Dozens of Christian families who fled Egypt's North Sinai in fear of being targeted by extremists are grappling with the daily uncertainty of how long they will remain displaced.
In a calm tone, overwhelmed with sorrow, Father Youssef Shoukry who is in charge of the welfare of the families, told Al Arabiya English it was challenging to find enough places to accommodate everyone.
“We’ve received over 90 families since Thursday at Ismailia's Evangelical Church. We are facing issues trying to accommodate all families, but we thank God for everything,” he said. “The families left all their belongings behind, only to escape with their lives.”
Blankets, baby milk and diapers, and many other aid supplies are missing. Donations are being collected from individuals and institutions, Shoukry added, but the situation will be more challenging “in the long term.”
Father Shoukry said they have been told by Minister of Social Solidarity, Ghada Wali that it will take time before the situation returns back to normal.
“It remains unclear when the fleeing families will be able to return home. And as much as we hope that everything goes back to normal, we are aware that this will last for some time.”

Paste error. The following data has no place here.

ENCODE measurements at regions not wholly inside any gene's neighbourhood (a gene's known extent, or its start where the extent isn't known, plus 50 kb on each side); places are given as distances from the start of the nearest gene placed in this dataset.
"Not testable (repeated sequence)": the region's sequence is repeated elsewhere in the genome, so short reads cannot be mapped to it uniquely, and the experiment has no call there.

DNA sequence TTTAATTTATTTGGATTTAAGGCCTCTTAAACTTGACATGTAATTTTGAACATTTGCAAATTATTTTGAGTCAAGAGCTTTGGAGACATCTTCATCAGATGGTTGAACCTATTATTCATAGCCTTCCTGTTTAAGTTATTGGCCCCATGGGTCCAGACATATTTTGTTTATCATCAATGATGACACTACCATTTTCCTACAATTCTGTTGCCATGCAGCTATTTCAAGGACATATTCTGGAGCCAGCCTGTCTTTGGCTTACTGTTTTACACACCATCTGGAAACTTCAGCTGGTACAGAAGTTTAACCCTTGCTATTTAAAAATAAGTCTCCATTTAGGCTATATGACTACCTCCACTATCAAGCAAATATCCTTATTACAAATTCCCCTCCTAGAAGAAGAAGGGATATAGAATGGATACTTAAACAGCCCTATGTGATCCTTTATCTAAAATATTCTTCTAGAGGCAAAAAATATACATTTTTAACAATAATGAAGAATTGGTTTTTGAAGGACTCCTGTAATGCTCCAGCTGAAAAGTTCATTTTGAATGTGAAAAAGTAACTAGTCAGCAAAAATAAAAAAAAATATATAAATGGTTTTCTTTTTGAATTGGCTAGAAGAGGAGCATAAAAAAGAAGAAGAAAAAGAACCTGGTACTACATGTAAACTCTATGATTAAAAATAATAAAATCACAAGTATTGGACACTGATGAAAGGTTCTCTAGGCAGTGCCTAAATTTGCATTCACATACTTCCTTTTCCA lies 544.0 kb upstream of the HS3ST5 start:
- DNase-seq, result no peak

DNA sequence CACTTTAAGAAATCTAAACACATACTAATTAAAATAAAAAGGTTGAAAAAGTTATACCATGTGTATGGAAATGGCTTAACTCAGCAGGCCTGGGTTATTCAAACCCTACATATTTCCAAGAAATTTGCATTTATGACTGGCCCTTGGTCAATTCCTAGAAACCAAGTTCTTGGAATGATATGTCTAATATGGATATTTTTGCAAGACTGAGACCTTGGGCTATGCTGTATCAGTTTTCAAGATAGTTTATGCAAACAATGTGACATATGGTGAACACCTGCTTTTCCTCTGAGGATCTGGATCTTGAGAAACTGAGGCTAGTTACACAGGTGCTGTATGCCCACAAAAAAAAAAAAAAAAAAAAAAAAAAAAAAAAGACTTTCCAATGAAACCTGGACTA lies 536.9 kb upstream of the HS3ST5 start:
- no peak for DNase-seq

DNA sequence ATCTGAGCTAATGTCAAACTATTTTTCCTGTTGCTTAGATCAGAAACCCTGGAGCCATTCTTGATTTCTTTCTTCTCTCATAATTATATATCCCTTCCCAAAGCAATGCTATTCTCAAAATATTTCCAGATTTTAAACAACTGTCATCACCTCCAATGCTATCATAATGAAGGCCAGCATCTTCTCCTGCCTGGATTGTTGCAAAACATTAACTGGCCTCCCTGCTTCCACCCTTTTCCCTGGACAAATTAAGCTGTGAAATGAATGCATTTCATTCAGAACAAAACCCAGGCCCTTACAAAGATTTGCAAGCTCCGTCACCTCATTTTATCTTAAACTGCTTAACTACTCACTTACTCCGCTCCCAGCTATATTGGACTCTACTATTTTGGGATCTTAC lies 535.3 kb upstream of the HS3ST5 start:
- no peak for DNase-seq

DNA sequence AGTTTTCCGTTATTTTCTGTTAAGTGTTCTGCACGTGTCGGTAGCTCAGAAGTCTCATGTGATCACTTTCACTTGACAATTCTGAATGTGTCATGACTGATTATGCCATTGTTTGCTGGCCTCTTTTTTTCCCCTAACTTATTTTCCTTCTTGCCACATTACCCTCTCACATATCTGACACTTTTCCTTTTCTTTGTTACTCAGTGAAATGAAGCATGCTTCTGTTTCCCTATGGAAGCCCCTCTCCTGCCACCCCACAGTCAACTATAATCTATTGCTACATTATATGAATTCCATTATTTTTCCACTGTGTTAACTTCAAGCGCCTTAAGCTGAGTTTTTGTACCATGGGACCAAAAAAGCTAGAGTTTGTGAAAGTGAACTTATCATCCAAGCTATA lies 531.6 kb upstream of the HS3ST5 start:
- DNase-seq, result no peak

“This will require more support from the state as it will surpass our capacity.”
Churches in the Suez Canal city of Ismailia received dozens of Coptic families who escaped their homes in North Sinai out of fear of being attacked by suspected Islamist militants.
Many of them were from the city of El-Arish, where at least seven Christians have been killed recently. ISIS, which is waging an insurgency there, claimed responsibility for the killings, five of which were shootings. One man was beheaded and another set on fire.
“A forced displacement?”
The Egyptian public was outraged at the “deportation” of the Christian families from Sinai, saying it reflected the government’s failure to protect its own people.
Egyptian journalist Ahamd al-Naggar, wrote on his personal Facebook account that protecting civilians lives in the face of terrorism “is the state’s simplest duty.” Meanwhile, activist Shadi al-Ghazali Harb, wrote that the targeting and displacement of the Copts indicates that “the state has lost its sovereignty over Sinai”.
But the interior ministry denied the claims on Sunday, adding it “had not asked any citizen to leave North Sinai,” and that it is “responsible for the safety of all citizens across the whole state.”
Journalist Sameh Mahrous, an expert in Coptic affairs, denied that the families were deported, adding that the families left of their own will to be in a safer place. “
He told Al Arabiya English that the families will have to wait until “stability returns to Sinai” while "understanding that the country is in a state of war with terrorism."